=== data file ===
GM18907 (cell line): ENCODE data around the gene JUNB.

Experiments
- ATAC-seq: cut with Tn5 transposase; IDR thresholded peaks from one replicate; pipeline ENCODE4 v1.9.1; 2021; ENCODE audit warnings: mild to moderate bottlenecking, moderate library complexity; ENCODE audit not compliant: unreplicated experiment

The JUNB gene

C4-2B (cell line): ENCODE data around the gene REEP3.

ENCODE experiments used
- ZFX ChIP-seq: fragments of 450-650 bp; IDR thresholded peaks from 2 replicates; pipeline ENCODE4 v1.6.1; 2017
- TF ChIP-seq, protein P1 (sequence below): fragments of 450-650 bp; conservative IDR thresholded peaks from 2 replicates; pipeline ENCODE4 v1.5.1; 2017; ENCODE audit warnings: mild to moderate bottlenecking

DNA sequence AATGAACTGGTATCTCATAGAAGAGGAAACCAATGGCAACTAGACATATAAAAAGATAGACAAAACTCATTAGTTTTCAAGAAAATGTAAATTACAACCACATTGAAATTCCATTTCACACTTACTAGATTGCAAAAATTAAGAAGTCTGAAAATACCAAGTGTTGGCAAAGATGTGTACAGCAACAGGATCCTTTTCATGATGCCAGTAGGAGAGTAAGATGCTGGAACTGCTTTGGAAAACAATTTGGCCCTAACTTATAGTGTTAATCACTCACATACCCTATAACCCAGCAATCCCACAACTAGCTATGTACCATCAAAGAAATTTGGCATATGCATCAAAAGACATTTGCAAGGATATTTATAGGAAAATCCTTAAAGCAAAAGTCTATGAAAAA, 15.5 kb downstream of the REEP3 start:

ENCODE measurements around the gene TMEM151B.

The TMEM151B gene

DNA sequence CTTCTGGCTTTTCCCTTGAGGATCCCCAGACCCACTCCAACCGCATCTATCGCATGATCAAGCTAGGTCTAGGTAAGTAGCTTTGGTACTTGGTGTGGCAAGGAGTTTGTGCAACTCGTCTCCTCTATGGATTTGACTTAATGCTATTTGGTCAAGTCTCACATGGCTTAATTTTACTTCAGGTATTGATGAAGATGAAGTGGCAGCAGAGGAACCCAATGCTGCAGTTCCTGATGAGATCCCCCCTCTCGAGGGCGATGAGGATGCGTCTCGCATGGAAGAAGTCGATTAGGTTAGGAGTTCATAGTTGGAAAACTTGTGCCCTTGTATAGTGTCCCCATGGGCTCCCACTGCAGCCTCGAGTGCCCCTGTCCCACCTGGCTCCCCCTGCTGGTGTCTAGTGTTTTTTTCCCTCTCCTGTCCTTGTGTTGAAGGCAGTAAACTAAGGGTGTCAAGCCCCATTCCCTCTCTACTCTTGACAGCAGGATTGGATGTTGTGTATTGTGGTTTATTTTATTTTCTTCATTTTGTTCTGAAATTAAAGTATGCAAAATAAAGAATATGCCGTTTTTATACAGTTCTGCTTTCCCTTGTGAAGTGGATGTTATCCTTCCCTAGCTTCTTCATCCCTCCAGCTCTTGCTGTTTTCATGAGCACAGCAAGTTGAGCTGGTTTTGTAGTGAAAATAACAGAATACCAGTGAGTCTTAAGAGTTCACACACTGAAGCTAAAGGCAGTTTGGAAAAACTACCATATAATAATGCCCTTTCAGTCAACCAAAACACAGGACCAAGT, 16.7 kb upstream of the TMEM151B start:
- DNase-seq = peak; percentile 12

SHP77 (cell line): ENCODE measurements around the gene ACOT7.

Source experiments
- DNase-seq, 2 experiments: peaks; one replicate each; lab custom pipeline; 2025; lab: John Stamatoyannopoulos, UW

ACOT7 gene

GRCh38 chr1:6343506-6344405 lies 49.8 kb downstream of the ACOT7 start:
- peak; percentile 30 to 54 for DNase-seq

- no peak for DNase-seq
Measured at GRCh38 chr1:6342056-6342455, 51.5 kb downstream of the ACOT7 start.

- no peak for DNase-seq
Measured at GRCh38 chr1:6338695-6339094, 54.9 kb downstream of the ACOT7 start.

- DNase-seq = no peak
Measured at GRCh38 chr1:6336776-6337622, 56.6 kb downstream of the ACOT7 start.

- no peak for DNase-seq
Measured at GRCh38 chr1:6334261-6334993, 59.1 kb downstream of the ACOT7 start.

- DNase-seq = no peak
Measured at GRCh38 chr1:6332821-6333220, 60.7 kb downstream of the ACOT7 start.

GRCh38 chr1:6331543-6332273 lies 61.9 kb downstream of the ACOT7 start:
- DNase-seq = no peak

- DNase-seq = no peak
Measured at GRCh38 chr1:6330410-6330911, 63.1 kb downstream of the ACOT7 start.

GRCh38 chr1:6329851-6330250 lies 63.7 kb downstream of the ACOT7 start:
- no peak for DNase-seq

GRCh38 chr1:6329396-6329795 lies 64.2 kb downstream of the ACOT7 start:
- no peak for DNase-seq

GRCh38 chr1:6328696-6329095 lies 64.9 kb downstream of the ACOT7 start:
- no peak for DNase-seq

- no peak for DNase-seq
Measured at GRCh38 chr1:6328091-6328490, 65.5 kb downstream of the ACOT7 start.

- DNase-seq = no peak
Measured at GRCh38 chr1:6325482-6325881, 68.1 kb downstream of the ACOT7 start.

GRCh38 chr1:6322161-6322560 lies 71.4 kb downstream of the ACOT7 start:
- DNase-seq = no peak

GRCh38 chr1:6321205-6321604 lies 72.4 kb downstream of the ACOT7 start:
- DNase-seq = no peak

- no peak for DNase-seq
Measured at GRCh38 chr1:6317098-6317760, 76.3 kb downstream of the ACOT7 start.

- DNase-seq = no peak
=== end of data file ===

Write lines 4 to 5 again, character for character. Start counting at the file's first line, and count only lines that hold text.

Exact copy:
The JUNB gene

C4-2B (cell line): ENCODE data around the gene REEP3.